Blog Post

What you Need to Know Before Choosing a Hypnotherapist

The following case histories highlight the main reasons why consumers need to be very careful when choosing a hypnotherapist.

The Gainesville Sun reported on the story of 64-year-old hypnotherapist Robert Andrew Nichols who was sentenced to 18 months in prison for having sex with a client.

“This man has tainted my life. Not only by the painful vivid memories of coerced romantic and sexual situations, but also by the exacerbation of disease and mental illness that remains,” the victim wrote.

The New York Post is reporting on the story of Robert Bruckner, 55, of Randolph, New Jersey, a self-described "master hypnotist" who told clients they needed prostrate exams, then sexually assaulted them. He was charged with practicing medicine without a license, endangering the welfare of a child, and sexual assault. reported on the story of a hypnotist named James Graham, 57, who was charged with five counts of sexual assault and two counts of uttering death threats involving two females, both in their 50's.

These are just a few of the cases - all of which occurred within the last two years - that came up with a simple Google search of "hypnotist sentenced."

The openness to suggestion and subsequent behavioral implications of hypnosis has proven to be an irresistible temptation to a variety of charlatans for many years. Unlike its legitimate medical uses, hypnosis can be very damaging when used improperly such as in the cases described as well as by those who use it as a stage show. In fact, use of hypnosis as entertainment has been banned in several nations because of the danger of adverse posthypnotic reactions.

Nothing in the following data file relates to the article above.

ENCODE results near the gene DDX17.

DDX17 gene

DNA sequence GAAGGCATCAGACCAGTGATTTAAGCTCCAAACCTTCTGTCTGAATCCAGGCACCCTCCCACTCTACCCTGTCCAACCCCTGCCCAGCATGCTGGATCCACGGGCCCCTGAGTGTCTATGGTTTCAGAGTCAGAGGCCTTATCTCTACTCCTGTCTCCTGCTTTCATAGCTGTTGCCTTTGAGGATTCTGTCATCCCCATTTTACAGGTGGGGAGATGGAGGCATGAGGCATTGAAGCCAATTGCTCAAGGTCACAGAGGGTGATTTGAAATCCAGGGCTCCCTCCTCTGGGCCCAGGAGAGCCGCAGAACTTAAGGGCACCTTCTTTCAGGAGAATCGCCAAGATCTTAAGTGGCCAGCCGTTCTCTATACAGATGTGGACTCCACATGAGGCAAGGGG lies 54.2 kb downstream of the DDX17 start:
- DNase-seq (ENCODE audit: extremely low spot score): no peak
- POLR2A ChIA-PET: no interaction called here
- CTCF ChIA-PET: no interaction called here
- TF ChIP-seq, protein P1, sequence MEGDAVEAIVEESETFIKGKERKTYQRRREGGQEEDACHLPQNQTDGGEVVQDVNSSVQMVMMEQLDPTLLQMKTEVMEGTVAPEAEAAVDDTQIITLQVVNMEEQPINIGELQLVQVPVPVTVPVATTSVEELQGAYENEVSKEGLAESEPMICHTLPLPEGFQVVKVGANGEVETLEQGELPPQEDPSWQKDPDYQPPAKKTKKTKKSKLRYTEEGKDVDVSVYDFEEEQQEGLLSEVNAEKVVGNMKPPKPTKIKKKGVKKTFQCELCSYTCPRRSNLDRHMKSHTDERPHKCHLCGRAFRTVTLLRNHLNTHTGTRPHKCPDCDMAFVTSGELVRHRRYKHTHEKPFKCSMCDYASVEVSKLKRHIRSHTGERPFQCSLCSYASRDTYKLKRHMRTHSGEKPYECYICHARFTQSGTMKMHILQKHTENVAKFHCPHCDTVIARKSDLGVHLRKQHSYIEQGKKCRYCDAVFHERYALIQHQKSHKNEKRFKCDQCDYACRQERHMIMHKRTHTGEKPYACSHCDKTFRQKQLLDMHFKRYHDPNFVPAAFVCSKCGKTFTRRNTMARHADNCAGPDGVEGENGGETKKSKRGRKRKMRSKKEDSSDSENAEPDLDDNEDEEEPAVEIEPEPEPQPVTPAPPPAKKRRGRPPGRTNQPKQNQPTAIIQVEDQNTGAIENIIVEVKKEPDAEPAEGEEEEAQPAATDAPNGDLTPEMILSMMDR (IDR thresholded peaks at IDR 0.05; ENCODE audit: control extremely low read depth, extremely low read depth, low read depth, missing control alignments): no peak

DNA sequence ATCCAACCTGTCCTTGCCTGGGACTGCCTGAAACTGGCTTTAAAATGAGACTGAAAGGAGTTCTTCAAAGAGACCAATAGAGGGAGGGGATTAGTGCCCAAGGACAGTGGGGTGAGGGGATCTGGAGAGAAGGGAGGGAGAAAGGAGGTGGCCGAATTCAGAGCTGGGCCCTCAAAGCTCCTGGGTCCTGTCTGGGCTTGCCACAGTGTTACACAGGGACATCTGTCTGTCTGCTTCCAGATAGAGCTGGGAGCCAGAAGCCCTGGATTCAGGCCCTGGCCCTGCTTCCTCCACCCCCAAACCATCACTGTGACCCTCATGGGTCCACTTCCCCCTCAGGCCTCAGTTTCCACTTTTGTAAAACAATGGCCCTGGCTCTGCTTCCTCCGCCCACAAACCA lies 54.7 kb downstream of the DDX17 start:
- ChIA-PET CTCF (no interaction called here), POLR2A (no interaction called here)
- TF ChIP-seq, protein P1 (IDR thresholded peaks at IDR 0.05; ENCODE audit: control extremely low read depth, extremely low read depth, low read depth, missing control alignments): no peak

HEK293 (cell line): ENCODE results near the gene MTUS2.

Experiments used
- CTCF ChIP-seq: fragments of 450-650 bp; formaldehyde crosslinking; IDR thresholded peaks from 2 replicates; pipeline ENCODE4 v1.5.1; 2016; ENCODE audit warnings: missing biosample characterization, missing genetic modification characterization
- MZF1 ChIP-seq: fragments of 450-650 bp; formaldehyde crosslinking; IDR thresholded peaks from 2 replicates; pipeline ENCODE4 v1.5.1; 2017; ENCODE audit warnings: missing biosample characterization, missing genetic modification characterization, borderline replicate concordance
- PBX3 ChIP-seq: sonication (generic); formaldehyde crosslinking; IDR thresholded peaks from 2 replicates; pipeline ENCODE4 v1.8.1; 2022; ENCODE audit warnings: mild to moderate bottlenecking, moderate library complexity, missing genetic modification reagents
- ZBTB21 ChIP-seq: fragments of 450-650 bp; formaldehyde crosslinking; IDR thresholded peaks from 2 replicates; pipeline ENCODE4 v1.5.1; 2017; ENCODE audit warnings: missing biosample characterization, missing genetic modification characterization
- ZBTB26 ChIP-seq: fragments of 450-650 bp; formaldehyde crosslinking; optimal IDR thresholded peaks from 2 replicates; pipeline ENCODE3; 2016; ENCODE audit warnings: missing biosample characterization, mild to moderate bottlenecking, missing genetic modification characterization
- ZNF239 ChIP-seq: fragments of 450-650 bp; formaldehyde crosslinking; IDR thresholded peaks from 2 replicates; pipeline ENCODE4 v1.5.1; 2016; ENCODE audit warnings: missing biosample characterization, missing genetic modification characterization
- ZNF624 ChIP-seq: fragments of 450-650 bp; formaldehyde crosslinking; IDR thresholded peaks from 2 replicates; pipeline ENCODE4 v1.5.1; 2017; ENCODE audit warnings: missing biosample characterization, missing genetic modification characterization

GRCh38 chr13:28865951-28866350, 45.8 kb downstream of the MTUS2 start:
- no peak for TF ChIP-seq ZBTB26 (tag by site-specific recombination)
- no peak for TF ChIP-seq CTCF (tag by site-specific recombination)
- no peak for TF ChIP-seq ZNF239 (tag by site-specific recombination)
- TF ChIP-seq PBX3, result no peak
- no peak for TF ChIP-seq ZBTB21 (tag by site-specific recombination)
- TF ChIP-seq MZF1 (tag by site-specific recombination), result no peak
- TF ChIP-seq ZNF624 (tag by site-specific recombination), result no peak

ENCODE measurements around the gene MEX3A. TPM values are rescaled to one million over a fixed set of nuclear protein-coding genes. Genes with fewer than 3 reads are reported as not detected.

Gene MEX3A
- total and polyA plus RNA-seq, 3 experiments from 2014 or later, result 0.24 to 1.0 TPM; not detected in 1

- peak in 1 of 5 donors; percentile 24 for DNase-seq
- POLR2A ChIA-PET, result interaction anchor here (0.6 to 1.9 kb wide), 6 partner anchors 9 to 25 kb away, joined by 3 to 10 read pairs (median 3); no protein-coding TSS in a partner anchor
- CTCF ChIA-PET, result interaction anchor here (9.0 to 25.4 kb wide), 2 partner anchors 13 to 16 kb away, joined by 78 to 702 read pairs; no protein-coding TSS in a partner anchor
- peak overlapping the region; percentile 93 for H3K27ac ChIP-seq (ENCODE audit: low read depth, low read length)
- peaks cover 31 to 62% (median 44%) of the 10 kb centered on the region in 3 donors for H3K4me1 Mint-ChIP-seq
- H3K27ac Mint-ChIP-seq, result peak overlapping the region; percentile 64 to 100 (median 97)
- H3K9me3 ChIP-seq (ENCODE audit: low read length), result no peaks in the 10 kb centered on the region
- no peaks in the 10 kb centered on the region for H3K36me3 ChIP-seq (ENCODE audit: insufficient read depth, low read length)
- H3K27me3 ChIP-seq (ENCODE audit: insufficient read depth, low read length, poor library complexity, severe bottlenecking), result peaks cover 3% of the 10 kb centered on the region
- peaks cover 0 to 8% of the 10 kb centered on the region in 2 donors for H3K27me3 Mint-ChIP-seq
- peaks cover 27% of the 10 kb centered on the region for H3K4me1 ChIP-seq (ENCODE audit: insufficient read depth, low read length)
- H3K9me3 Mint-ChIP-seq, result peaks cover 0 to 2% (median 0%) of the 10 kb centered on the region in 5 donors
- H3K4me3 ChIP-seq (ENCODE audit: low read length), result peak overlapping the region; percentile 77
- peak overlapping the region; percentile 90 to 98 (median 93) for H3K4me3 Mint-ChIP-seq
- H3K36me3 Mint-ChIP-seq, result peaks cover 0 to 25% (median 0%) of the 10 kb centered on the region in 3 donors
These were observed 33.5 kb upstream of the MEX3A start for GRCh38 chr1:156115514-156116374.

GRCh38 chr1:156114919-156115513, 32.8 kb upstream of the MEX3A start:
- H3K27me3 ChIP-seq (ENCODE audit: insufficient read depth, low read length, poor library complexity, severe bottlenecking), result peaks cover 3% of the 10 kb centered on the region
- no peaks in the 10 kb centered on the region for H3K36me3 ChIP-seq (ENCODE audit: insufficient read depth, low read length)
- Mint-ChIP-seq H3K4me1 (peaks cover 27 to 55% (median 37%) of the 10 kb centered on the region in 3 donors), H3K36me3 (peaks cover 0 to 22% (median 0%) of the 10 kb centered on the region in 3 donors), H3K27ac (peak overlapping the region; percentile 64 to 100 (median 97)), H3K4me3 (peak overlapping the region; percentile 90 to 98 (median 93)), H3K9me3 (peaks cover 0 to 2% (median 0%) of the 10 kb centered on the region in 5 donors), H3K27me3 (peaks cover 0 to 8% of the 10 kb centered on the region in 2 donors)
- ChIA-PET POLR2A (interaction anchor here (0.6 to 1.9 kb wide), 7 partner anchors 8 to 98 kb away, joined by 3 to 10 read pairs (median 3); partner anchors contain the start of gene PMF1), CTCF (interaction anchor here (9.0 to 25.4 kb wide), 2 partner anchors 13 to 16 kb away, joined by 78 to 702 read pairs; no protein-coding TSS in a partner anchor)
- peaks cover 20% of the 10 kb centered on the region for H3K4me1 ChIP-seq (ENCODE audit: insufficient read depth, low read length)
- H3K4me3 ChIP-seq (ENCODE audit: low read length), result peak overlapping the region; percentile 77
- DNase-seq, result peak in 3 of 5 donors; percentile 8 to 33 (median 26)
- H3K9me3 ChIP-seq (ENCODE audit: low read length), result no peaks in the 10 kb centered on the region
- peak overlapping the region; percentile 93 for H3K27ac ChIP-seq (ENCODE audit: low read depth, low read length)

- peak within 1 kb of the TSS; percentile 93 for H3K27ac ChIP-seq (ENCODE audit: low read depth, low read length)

This is why the Catholic Church has warned – but not condemned - the use of hypnotism by the faithful. According to a June 2, 1840 Vatican document, “She has condemned only abuses, leaving the way free for scientific research. ‘The use of magnetism, that is to say, the mere act of employing physical means otherwise permissible, is not morally forbidden, provided that it does not tend to an illicit end or one which may be in any manner evil.’”

Because hypnosis is not regulated in most states, consumers should select a licensed (not certified as Patton claims to be) hypnotherapist, which is a person who has medical, psychological, dental or other professional health care training.

The American Society of Clinical Hypnosis explains: “A lay hypnotherapist may be certified and claim to have received 200 or more hours of training, but licensed health care professionals typically have seven to nine years of university coursework, plus additional supervised training in internship and residency programs. Their hypnosis training is in addition to their medical psychological, dental or social work training. Careful questioning can help you avoid a lay hypnotist who may engage in fraudulent or unethical practices." [emphasis added]

A potential hypnotherapist should be asked if they are licensed, rather than just certified, by the state in which they are practicing. If they are not legitimately licensed, they probably lack the education required for licensure. The next question would be to ask what their degree is in. If it’s in hypnosis or hypnotherapy, rather than a state-recognized health care profession, the person is a lay hypnotist.

There are only two nationally recognized organizations for licensed health care professionals using hypnosis in the U.S.: the American Society of Clinical Hypnosis and the Society for Clinical and Experimental Hypnosis.

To find a qualified hypnotist near you, visit their websites at or

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